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New Home Numbers Haven't Bounced Back Yet

Looking at this month's residential construction statistics leads to only one conclusion: New home numbers haven't bounced back yet, though some forms of residential construction are starting to stir.

The U.S. Census Bureau and the Department of Housing and Urban Development jointly announced the following new residential construction statistics for October 2010:


Privately-owned housing units authorized by building permits rose 0.5 percent above September's rate of 547,000, but still 4.5 percent below the October 2009 numbers. Single-family authorizations in October were at a rate of 406,000. That's 1 percent above the numbers for the previous month.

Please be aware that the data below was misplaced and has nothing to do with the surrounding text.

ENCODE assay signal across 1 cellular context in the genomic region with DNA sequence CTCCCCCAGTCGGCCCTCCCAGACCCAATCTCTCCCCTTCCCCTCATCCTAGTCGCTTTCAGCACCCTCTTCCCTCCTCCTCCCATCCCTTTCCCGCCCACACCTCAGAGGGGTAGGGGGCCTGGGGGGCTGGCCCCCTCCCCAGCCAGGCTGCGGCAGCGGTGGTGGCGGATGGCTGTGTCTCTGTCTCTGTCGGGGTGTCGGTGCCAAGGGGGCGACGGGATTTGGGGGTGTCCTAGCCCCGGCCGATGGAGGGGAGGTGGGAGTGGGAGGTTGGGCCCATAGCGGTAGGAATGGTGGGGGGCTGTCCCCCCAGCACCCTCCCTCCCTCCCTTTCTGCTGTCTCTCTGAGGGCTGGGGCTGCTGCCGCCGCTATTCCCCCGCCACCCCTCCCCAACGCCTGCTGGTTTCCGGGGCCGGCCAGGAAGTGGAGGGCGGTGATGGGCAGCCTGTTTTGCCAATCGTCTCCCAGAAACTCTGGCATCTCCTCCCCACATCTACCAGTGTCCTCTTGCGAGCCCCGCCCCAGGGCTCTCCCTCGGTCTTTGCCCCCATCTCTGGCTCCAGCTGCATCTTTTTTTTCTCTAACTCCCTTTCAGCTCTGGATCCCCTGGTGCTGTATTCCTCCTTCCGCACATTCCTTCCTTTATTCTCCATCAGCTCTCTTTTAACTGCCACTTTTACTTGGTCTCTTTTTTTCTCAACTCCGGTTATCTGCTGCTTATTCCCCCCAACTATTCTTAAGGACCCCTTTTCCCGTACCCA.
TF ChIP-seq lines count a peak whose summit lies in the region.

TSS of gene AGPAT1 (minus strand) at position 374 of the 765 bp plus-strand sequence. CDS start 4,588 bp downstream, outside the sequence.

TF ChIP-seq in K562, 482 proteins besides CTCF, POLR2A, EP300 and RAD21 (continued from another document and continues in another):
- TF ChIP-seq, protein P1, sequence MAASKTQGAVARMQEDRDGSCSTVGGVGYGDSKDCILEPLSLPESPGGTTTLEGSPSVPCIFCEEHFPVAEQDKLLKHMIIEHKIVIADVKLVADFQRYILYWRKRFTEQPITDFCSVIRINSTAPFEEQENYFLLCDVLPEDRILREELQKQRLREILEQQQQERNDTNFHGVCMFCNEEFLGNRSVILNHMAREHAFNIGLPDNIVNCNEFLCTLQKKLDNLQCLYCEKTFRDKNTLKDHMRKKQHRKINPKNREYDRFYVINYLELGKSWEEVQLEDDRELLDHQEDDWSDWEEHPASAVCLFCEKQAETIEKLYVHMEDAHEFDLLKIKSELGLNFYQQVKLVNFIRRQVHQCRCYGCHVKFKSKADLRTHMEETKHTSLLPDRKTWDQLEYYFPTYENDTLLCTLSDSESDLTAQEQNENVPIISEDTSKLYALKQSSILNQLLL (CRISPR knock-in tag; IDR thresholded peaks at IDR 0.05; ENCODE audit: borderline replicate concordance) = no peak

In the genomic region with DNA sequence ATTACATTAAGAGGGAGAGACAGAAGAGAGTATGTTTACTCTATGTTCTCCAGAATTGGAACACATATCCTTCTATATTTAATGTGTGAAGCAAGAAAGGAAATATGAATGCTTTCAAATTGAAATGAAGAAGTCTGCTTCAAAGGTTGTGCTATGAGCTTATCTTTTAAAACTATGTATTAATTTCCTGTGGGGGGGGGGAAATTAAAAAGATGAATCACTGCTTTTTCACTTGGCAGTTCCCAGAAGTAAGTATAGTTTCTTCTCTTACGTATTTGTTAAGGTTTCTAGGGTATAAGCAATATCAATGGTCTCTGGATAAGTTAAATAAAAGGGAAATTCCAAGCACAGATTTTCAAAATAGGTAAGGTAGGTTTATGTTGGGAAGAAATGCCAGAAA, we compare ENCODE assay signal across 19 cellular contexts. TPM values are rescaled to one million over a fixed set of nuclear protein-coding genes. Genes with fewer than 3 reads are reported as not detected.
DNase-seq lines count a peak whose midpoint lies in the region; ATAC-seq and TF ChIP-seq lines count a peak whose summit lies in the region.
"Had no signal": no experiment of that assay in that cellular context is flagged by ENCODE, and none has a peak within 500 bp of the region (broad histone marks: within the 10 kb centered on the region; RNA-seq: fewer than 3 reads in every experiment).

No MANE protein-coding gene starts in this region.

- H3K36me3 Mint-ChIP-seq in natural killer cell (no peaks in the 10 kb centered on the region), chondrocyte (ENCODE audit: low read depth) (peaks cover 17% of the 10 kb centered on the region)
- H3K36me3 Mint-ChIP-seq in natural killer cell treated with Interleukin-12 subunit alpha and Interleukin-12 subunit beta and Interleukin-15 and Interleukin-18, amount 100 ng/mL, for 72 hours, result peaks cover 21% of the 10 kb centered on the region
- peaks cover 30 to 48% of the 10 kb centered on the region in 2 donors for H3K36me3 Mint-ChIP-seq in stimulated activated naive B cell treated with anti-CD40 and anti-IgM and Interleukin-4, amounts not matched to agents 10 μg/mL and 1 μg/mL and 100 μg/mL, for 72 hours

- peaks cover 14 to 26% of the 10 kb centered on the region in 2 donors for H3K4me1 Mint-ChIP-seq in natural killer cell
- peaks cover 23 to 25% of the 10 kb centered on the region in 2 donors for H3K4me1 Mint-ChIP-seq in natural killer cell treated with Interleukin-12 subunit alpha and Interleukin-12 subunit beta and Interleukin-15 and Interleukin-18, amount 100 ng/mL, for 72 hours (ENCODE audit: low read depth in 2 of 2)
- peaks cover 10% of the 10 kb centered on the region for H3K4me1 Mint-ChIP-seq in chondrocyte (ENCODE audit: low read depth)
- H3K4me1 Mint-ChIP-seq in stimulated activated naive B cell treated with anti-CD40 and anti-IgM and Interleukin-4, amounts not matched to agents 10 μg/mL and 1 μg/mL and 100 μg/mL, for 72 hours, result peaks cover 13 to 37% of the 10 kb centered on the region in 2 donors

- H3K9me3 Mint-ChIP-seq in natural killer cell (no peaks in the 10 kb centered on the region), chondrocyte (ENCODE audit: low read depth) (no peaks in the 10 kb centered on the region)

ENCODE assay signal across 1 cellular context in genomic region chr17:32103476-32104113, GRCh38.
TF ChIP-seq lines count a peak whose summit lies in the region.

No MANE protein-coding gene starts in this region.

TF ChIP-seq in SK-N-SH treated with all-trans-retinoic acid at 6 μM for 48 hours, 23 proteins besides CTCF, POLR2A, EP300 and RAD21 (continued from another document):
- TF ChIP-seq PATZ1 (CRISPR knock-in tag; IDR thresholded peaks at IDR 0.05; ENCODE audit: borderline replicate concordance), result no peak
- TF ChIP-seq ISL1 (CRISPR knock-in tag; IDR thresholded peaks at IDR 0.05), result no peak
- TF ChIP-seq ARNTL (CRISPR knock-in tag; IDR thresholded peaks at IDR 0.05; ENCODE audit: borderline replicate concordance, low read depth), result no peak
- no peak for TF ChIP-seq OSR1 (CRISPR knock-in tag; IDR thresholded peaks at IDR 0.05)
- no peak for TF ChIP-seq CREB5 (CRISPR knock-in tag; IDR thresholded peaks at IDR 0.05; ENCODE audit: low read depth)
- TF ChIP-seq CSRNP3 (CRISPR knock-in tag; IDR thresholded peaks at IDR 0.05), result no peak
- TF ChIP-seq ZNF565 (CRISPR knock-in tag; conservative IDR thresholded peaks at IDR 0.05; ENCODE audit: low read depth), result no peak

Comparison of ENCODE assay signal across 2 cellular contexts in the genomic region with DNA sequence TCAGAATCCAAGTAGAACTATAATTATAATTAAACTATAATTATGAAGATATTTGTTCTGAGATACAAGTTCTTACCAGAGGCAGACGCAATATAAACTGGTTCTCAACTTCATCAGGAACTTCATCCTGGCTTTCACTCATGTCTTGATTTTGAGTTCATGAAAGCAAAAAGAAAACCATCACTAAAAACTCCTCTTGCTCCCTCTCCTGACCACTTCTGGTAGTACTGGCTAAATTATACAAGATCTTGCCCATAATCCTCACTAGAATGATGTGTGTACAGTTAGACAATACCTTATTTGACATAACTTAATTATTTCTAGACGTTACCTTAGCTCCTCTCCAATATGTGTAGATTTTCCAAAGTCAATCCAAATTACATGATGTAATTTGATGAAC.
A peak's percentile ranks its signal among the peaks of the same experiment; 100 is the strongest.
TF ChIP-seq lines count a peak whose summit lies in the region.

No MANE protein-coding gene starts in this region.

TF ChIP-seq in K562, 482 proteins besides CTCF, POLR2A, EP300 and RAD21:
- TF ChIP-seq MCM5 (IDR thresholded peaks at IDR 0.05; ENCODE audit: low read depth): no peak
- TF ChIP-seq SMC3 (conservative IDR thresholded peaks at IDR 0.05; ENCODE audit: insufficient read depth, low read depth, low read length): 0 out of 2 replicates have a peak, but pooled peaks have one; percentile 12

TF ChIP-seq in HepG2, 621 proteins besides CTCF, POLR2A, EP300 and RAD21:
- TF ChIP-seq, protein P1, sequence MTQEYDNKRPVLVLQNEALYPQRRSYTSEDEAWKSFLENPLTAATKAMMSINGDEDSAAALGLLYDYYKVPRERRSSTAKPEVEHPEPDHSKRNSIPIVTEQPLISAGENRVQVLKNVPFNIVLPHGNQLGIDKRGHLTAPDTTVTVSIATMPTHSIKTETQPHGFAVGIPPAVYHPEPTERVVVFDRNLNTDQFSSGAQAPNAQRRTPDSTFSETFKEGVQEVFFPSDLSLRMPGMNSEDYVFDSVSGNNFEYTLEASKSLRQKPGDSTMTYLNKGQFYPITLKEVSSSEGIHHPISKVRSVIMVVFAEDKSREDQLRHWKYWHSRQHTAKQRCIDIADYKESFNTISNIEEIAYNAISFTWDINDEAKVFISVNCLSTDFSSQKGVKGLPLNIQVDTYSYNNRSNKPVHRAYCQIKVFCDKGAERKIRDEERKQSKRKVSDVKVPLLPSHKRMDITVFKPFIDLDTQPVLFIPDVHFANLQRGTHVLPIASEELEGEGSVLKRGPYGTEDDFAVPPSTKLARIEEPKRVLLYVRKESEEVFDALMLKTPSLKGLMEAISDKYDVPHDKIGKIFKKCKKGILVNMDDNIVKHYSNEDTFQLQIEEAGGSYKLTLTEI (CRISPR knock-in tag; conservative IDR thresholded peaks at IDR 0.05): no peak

Housing starts track the number of new houses (aka housing units) on which construction has been started.
Privately-owned housing starts in October were 11.7 percent below the September estimate of 588,000 and is 1.9 percent below the October 2009 rate of 529,000. Single-family housing starts in October were at a rate of 436,000, 1.1 percent below the revised September figure of 441,000.


Privately-owned housing completions in October were 3.2 percent below the estimate for the previous month and 18.4 percent below the October 2009 rate. Single-family housing completions in October were at a rate of 501,000; 2.7 percent above the revised September rate of 488,000.

No matter how you look at it, new home numbers aren't creating the kinds of jobs or sales you'd want to see in a housing recovery.


Ilyce R. Glink is the author of several books, including 100 Questions Every First-Time Home Buyer Should Ask and Buy, Close, Move In!. She blogs about money and real estate at and The Equifax Personal Finance Blog, and is Chief Content Strategist at, a community for real estate investors.
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